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History Seminar Series presents Dr. Lanyan Chen


Nipissing’s History Department presents Dr. Lanyan Chen, associate professor in Nipissing’s School of Human and Social Development - Social Welfare and Social Development, for a discussion, titled Unpacking the Historical Roots of Imbalanced Sex Ratio at Birth in China, on Friday, October 2, at 2:30 p.m. in A252.

Dr. Chen will present for approximately 45 minutes, followed by a question period.

Here is an abstract:

During my recent participation in the evaluation of UNFPA's Country Program in China it became clear once again that, unlike many researchers have suggested, it is neither the preference for boys, which underpins the Chinese culture, nor the control of fertility, that are the main causes of the imbalanced sex ratio undermining today's Chinese population structure. The decades long family planning policy, also characterized as the “one child policy,” focused mostly on the "goals of development" ignoring the commitments of the International Conference on Population and Development (ICPD) to social wellbeing. This could have been a worldwide trend, typified by the Chinese practice of the policy, which has been successful by one set of standards, given that the Chinese drive to achieve economic goals has resulted in sensational GDP growth for over three decades. Yet, by using other standards, like social wellbeing, such policy in China has brought about dangerous social disparities, not only in the severely imbalanced sex ratio that will take several generations to reverse, but also in related problems of inequalities that have the potential to bring about social instability, stalling the progress China has made.

This talk discusses the history of the Chinese family planning policy and the missed opportunities that occurred to upend the imbalanced sex ratio by using balanced approaches to development through policy and institutional leadership oriented to equality. These opportunities were missed partly because of the influence of neoliberal ideology and the historical practice of male domination.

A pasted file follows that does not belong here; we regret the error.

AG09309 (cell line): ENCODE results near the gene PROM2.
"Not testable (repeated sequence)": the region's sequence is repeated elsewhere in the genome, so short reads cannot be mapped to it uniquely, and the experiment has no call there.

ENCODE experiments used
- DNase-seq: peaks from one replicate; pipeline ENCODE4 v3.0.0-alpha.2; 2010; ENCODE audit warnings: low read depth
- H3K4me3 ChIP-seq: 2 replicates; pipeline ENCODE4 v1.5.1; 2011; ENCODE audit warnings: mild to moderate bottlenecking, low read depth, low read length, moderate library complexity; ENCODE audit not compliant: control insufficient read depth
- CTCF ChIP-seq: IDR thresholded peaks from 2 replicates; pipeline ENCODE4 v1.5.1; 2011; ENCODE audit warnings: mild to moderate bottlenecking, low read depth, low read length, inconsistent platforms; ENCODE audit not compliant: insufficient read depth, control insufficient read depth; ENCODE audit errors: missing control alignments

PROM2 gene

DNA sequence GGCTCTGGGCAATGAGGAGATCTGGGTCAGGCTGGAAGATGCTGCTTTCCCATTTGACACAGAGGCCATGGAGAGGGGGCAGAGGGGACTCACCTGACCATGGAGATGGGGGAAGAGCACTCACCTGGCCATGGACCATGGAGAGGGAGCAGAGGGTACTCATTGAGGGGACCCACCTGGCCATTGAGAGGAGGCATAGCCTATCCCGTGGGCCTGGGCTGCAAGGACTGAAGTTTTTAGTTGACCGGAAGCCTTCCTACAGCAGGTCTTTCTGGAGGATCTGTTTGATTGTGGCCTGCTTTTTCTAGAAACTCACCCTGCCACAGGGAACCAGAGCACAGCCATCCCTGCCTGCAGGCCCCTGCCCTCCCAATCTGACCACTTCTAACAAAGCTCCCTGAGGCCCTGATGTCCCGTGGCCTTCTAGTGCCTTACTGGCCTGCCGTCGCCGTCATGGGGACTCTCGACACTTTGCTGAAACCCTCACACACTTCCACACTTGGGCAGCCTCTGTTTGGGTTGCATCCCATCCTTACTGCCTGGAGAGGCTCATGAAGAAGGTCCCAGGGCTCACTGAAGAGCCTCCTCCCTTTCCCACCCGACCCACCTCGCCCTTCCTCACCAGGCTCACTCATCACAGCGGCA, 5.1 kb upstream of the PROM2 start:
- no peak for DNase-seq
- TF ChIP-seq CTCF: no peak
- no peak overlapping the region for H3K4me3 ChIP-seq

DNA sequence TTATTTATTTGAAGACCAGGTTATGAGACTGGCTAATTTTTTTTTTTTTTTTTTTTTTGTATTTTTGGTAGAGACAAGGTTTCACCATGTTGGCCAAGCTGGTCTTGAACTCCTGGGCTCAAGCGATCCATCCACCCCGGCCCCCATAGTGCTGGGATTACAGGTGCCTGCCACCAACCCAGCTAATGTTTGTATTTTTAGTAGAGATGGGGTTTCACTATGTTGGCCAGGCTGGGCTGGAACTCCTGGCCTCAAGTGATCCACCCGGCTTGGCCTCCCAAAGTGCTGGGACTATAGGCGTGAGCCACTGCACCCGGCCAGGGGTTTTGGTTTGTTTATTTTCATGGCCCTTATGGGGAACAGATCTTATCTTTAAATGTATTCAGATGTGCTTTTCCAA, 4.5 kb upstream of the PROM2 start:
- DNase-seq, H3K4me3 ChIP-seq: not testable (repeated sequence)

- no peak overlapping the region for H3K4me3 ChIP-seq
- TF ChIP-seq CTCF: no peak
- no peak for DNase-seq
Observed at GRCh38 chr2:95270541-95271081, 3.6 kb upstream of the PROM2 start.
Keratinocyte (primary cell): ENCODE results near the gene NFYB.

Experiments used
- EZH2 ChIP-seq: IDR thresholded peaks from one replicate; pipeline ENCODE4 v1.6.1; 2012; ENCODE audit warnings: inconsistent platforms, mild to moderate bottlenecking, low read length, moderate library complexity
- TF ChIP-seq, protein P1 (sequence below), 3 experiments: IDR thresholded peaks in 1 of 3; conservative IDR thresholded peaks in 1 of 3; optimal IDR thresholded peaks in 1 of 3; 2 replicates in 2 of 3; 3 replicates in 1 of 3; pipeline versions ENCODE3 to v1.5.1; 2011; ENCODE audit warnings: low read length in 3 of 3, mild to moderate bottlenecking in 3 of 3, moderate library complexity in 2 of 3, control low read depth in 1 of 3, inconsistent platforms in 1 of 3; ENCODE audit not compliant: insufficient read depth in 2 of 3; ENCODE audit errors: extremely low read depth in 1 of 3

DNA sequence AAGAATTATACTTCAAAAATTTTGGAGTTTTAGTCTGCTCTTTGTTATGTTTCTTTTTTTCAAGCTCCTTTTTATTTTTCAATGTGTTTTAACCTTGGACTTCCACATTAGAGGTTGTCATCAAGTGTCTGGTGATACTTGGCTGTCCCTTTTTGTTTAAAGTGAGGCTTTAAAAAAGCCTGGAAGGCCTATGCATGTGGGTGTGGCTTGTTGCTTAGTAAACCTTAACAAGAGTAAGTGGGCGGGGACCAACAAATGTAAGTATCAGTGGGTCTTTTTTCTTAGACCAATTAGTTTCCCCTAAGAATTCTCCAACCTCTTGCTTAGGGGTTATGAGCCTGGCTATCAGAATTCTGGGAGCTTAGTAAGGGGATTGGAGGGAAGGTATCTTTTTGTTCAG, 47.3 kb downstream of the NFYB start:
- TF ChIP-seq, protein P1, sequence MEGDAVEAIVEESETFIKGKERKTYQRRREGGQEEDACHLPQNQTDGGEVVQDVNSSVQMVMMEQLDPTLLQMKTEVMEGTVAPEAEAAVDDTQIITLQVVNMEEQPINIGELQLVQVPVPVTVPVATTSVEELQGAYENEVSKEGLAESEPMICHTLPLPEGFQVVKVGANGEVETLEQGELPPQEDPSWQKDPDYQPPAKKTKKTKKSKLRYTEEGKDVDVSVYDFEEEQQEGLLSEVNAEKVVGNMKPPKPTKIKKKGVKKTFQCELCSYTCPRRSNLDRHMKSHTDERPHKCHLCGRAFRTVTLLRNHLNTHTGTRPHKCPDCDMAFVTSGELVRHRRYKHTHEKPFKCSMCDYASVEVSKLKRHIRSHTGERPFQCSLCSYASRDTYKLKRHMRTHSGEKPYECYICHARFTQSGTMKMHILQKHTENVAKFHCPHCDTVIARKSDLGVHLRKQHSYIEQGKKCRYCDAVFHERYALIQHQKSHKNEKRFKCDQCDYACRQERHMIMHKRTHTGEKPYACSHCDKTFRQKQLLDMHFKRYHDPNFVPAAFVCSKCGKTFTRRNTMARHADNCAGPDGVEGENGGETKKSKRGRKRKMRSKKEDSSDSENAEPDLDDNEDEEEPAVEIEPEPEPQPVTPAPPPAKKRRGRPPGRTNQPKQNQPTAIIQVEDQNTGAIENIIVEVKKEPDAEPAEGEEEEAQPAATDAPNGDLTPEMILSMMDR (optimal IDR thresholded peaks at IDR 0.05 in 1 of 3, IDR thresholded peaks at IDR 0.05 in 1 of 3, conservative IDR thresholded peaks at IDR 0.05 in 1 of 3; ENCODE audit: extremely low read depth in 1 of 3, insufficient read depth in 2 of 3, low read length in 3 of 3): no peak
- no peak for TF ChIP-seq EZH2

Upcoming Talks:

October 30:  Dr. Matthew Farish, associate professor of geography and planning at University of Toronto — Boards and Bodies: Militarizing the Human Sciences in the Cold War North (co-hosted with the MES/MESc Seminar Series)

November 27: Dr. Derek Neal, associate professor of history at Nipissing University — The Student-Professor Returns: Reflections on Teaching, Learning, History and Theology

January 28, 7 – 9 p.m. at The Raven and Republic: Dr. Mark Kuhlberg, associate professor of history at Laurentian University - Title to be announced (co-hosted with the MES/MESc Seminar Series)

February 5: Prof. Rhiannon Don, English seminar instructor at Nipissing University — Staging the Nation: Historic Sites, Interpretation, and National Identity

March 4: Dr. Kurt Clausen, associate professor at the Schulich School of Education at Nipissing University — Rebels in Charge: Ontario's Educational Revolution, 1959-1973

April 1: Roundtable (Drs R. Gendron; J. Murton; C. Murton Stoehr, and B. Thorn) — Which 20 Years? Considering Large-Scale Change in 20th-Century Canada"

All are welcome, the talks are free of charge and refreshments will be provided.​

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